Consumer Reports Tips for Buying a Used Car and Red Flags to Look For

The process of trying to find a suitable used car, truck, or sport utility vehicle these days is not what most people would call fun. However, there are a few ways that you can protect yourself when buying a used car. Don’t be fooled by a good price and a fresh wash; there could be problems lurking.

Should you buy a used car with rust?

Consumer Reports knows a thing or two about buying a used car. One of the biggest things to look for is rust. Rust can hide in places you might not usually look while walking around a dealership lot. In the last few years, there have been a variety of natural disasters around the country that have left vehicles flooded. Hurricane Sandy was a big one, and now Hurricane Ian brought so much water into unsuspecting places entire dealerships were underwater at some point.

There is probably more hiding if you see any signs of rust on the car, truck, or SUV. Jon Linkov, CR’s deputy auto editor, said it spreads quickly and can be hard to eliminate. Even if you only see a small area, you will likely find more if you look.

“Water can ruin the electronics, lubricants, and mechanical systems of a car. It can also corrode vital electronics, such as airbag controllers.”

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Another red flag is a damp or moldy smell. If you smell mold or mildew, that usually means there is a leak or the car was in a flood. Check the carpet for watermarks, a slit in the trunk where someone might have released water, and weird electrical problems. Rusted screws on the dashboard or under the seats indicate that water sat in the vehicle for a while.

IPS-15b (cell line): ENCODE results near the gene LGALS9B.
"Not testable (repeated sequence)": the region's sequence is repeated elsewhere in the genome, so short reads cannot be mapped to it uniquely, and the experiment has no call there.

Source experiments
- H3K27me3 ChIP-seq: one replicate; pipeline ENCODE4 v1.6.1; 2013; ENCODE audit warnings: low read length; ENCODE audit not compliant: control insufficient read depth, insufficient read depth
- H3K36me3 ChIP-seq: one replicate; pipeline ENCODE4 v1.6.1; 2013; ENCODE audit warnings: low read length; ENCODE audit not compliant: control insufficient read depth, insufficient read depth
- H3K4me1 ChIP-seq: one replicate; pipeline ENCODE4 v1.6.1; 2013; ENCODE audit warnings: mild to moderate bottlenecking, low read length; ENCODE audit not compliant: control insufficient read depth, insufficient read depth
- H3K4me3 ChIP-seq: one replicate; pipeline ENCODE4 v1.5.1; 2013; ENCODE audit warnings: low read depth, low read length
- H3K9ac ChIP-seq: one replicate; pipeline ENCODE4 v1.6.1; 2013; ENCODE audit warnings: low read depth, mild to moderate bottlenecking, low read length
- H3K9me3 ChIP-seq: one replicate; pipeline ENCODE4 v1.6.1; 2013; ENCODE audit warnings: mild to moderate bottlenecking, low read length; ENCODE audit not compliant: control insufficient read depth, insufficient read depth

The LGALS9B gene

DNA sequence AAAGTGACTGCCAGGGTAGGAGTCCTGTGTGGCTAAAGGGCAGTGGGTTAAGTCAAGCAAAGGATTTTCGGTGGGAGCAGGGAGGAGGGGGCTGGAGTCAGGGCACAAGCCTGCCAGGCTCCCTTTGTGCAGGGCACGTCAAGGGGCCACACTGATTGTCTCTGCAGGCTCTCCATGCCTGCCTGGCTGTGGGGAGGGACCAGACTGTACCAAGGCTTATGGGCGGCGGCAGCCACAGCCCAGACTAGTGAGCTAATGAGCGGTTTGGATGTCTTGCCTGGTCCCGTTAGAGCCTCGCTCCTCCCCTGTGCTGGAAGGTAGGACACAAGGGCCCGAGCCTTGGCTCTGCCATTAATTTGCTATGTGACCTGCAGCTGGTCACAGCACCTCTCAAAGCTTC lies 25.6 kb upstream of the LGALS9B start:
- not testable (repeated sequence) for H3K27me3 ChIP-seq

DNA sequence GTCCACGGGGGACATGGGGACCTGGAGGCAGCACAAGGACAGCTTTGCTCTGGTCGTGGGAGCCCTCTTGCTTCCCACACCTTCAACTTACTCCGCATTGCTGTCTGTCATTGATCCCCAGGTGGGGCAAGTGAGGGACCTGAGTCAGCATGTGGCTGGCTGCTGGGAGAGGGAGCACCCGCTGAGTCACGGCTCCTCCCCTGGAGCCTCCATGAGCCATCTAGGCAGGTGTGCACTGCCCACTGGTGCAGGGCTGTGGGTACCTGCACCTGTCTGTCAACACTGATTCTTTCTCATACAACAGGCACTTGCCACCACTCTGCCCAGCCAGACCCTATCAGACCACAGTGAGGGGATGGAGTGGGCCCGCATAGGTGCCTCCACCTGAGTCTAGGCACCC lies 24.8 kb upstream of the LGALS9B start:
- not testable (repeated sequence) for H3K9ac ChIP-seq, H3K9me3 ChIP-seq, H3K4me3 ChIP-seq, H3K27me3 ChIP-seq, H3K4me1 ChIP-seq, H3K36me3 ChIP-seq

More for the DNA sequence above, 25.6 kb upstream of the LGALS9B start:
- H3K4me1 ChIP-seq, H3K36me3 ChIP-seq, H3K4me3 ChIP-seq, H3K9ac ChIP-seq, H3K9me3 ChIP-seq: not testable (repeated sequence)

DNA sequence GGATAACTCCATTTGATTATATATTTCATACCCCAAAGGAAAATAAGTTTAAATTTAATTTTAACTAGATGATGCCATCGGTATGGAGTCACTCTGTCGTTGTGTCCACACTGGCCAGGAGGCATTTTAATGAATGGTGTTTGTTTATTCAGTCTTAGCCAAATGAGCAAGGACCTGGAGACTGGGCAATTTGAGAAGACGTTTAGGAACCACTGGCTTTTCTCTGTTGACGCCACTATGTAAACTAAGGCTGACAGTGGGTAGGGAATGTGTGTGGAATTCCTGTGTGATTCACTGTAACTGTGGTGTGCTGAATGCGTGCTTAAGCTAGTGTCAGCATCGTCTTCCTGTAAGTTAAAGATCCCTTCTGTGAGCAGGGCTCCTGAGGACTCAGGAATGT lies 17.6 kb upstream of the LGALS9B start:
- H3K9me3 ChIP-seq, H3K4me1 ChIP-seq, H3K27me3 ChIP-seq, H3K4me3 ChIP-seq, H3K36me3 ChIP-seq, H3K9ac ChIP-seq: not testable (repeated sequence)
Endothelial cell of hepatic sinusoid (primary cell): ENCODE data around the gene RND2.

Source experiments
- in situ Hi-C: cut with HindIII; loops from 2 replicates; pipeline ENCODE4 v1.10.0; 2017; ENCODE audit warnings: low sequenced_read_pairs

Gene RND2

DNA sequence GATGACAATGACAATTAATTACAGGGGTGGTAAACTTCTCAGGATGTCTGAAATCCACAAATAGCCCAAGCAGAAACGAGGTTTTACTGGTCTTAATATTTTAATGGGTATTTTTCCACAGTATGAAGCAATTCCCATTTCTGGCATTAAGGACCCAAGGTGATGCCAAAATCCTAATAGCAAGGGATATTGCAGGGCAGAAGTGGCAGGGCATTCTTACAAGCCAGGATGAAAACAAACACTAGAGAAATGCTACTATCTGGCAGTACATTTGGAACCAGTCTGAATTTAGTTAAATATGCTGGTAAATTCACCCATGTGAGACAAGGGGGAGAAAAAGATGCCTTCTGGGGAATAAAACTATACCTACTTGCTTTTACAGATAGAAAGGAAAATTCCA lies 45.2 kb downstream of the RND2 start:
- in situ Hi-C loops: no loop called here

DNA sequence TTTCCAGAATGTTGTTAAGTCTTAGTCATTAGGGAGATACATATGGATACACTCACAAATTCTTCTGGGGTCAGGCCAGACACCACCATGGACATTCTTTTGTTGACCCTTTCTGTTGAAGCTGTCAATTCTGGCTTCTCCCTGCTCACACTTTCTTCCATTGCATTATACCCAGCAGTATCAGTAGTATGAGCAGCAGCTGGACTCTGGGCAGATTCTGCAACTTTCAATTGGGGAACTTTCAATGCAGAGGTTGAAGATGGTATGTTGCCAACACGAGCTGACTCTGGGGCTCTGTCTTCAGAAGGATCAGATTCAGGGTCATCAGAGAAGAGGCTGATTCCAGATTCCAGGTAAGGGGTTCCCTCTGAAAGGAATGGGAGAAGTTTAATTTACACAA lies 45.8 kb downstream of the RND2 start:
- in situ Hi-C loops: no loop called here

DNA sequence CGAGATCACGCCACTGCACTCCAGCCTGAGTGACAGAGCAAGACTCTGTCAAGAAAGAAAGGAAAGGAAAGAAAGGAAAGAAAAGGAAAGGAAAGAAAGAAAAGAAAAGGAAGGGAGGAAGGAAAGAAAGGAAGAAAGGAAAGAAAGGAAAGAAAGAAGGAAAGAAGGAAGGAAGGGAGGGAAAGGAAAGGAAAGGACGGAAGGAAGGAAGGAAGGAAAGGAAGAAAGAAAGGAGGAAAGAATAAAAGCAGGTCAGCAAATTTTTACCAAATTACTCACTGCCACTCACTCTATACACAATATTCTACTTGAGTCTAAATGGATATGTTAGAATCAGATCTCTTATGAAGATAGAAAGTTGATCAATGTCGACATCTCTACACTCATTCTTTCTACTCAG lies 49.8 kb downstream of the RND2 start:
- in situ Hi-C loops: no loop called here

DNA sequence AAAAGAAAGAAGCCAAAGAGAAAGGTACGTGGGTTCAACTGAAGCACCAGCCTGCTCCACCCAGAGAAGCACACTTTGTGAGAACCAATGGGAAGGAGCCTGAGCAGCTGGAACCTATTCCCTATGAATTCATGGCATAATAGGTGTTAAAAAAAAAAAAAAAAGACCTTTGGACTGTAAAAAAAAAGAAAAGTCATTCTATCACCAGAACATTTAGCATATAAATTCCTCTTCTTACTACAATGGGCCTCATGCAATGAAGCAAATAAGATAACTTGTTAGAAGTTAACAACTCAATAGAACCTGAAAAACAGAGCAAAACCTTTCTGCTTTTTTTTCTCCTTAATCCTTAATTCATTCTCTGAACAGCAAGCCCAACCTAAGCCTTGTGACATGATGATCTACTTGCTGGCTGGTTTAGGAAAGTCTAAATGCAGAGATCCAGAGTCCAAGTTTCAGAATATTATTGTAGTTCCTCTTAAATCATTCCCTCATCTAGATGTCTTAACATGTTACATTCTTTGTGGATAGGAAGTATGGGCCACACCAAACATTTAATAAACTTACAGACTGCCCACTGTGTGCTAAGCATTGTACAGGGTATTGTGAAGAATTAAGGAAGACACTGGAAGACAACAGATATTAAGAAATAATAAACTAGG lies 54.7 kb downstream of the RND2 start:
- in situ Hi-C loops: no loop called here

Check the body panels and brakes before buying a used car

Misaligned body parts or body parts with different paint have usually been compromised in one way or another. After a crash, these parts could have been repainted and fixed. Even if the pieces were technically fixed, unseen damage could lurk under those body panels.

Consumer Reports autos editor Mike Monticello says that spongy brakes can also be a big problem. If you try to brake and it feels “mushy” or spongy, that’s a sign something could be off. Buying a used car is stressful, but brake problems are not something you want to deal with right away.

Monticello says that sometimes this can be fixed by flushing the brake fluid, but it could be a sign of something more like a failing master cylinder. It could also mean the car, truck, or SUV needs new brakes. Not the worst scenario, but a costly one to be aware of.

A lack of a car title can also be a red flag

Tips for buying a used car from Consumer Reports
A car sits in floodwater after Hurricane Ian | Gerardo Mora/Getty Images

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You might want to reconsider if the seller doesn’t have the title. This could mean you can’t register the vehicle and might have trouble insuring it. Most of these documents would indicate a flood, accident, or anything else problematic. You can check the vehicle history report if the seller refuses to hand it over. These aren’t always foolproof, either, though.

Using Carfax or AutoCheck reports can be a good source of information, but it doesn’t always have the necessary information. Getting an inspection and going for a test drive before signing any paperwork is a good idea.

The National Highway Traffic Safety Administration has a helpful Vehicle Identification Number (VIN) tool. Use this to check, or any recalls that need to be addressed. It is a good idea to avoid buying a used car with open recalls because of the safety risks. Overall, these are some ways to save yourself the headache of purchasing a car, truck, or SUV in lousy shape.